Boris Johnson has been elected as the Conservative party leader and Britain's new Prime Minister, his party announced on Tuesday
London: Britain's new Prime Minister Boris Johnson has at least three Indian origins in his key Cabinet posts. Apart from the country's first Indian-origin home secretary Priti Patel, the Cabinet features Johnson's fellow Brexiteer Rishi Sunak, and Alok Sharma.
Johnson has been elected as the Conservative party leader and Britain's new Prime Minister, his party announced on Tuesday (July 23).
Johnson, the former foreign secretary, secured 92,153 votes against 46,656 of his rival Jeremy Hunt in the battle for 10 Downing Street, which was triggered last month when a Brexit-battered Theresa May announced her resignation amid a mounting rebellion from within the party.
With British Indian Conservative Party parliamentarians Priti Patel, Sunak and Sharma all tipped for frontline jobs in the new Cabinet, Lord Jitesh Gadhia said it signals the incoming prime minister's very different approach to politics and critical issues such as immigration.
"Boris Johnson will appoint the most ethnically diverse Cabinet in British history. This is a big moment and a bold statement by the incoming prime minister. It proves that in modern Britain you can reach the highest office regardless of your background or origins," Gadhia said.
"It also signals the different approach which Boris Johnson is expected to take towards immigration welcoming the best and brightest talent to the UK based on the needs of the economy rather than setting arbitrary targets," he said.
The 55-year-old ardent Brexiteer Johnson is set to take formal charge at the 10 Downing Street when Theresa May's term as a caretaker prime minister will come to an end with her final Prime Minister's Questions in the House of Commons and then a meeting with Queen Elizabeth II to tender her resignation.
The 93-year-old monarch will then invite Johnson to form the new government, following which he will make his first speech on the steps of Downing Street before heading indoors to finalise his team of Cabinet ministers.
Patel, a fellow Brexiteer alongside Sunak, the son-in-law of Infosys co-founder Narayana Murthy, have both been prominent members of the "Back Boris" campaign and are widely expected to be in the top team.
Sharma, a junior minister in the May Cabinet, is expected to be promoted by being given charge of his own ministry.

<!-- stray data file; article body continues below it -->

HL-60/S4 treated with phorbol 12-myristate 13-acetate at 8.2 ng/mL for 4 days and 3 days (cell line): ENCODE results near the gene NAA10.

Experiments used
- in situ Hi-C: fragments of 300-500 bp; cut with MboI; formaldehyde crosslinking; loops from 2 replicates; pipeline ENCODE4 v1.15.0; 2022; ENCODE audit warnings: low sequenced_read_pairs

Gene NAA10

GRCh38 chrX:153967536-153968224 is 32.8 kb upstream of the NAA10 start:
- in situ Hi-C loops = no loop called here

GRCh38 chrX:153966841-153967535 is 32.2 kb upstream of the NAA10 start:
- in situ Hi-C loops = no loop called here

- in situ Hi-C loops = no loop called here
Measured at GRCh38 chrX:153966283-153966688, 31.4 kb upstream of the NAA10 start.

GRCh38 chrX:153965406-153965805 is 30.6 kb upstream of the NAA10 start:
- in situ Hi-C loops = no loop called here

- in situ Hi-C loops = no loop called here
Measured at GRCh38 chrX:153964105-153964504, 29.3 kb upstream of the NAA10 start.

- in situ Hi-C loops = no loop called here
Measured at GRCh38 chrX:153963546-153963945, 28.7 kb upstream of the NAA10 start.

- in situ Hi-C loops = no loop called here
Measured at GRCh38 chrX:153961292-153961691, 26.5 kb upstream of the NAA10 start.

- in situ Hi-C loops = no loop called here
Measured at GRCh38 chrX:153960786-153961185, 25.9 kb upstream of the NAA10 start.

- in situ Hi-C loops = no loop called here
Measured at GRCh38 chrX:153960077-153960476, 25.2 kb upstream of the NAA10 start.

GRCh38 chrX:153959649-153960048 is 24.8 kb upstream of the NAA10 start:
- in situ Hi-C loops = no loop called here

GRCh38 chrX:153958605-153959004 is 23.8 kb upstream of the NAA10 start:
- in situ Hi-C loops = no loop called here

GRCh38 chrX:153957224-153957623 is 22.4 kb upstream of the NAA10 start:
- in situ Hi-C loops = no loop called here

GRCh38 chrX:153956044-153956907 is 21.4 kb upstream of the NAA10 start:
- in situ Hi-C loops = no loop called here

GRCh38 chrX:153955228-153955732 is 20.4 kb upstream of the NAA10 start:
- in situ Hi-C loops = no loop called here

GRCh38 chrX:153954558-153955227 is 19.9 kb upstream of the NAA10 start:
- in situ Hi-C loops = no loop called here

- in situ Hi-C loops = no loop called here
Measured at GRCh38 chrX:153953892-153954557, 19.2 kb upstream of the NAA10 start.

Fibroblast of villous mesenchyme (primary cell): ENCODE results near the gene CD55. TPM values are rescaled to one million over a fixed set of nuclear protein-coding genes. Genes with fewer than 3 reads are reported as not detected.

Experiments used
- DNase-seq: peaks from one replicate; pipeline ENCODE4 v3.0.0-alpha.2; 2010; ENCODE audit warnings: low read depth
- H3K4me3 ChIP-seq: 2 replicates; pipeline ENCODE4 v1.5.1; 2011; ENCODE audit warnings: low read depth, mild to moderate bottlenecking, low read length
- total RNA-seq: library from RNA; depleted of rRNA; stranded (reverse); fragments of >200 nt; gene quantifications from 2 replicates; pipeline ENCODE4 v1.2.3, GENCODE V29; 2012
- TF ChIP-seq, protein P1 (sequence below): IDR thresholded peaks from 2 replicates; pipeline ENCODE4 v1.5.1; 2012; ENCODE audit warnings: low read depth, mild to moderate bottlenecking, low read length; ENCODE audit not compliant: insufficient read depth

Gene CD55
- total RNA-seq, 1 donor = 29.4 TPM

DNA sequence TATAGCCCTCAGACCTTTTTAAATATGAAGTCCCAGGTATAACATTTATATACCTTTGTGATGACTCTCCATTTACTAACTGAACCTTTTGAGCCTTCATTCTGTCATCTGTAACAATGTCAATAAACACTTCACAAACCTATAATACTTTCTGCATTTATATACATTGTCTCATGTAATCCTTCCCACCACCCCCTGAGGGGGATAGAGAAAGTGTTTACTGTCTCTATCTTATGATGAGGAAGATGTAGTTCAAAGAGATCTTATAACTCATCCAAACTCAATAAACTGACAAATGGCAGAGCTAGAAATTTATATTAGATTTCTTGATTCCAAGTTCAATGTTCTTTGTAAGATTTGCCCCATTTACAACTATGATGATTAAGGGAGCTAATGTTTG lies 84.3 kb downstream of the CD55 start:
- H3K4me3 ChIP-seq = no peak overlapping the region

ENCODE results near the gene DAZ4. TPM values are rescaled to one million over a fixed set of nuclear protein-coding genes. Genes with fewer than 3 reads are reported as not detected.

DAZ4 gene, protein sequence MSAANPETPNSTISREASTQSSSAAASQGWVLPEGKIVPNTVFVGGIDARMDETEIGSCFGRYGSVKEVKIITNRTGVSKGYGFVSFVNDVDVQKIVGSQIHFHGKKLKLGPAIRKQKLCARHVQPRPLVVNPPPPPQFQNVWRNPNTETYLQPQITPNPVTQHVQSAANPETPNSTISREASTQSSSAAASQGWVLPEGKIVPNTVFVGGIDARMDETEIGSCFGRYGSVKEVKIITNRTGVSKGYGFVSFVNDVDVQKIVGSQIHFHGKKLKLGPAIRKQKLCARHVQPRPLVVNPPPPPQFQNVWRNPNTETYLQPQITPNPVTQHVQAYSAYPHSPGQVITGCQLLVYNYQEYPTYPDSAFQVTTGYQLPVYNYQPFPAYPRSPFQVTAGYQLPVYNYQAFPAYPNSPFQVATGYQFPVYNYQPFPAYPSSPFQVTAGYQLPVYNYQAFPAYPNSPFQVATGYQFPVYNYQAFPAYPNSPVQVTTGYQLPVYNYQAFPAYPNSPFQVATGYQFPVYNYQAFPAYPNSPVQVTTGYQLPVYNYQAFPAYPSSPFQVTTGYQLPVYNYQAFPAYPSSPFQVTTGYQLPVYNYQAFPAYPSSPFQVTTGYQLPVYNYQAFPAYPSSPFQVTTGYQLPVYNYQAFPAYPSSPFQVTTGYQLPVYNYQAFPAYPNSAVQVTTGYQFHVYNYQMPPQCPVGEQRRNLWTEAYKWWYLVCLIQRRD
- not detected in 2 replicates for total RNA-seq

Pakistani-origin home secretary Sajid Javid, who was among the final six candidates to go head to head in the Tory leadership race and threw his weight behind Johnson after being knocked out, is expected to win one of the top ministerial jobs as well.
The PM-elect's confidants have also indicated that he is keen to redress the gender balance in Cabinet by appointing a large number of female lawmakers.
Gadhia believes Johnson will send out a strong unifying message with the new appointments, expected to be finalised this week before Parliament breaks for its summer recess from Friday.
The peer, who hosted the first India Day in the Parliament last month, also expects that Johnson would be "pro-India" and establish a close rapport for Prime Minister Narendra Modi.
"During his leadership campaign, he expressed his strong desire for India to be one of the most important partners for UK on the global stage. Boris was among the first global leaders to congratulate Prime Minister Modi following his recent election victory and welcomed his optimistic vision of New India and looked forward to an even closer partnership between UK and India in the years ahead," he said.
"As Mayor of London, Boris Johnson travelled extensively across India in 2012 and received a warm reception wherever he went. I am confident that Prime Minister Modi and Boris Johnson will establish a close rapport as they have similar optimistic visions for their countries," he added.
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Last Updated 25, Jul 2019, 1:45 PM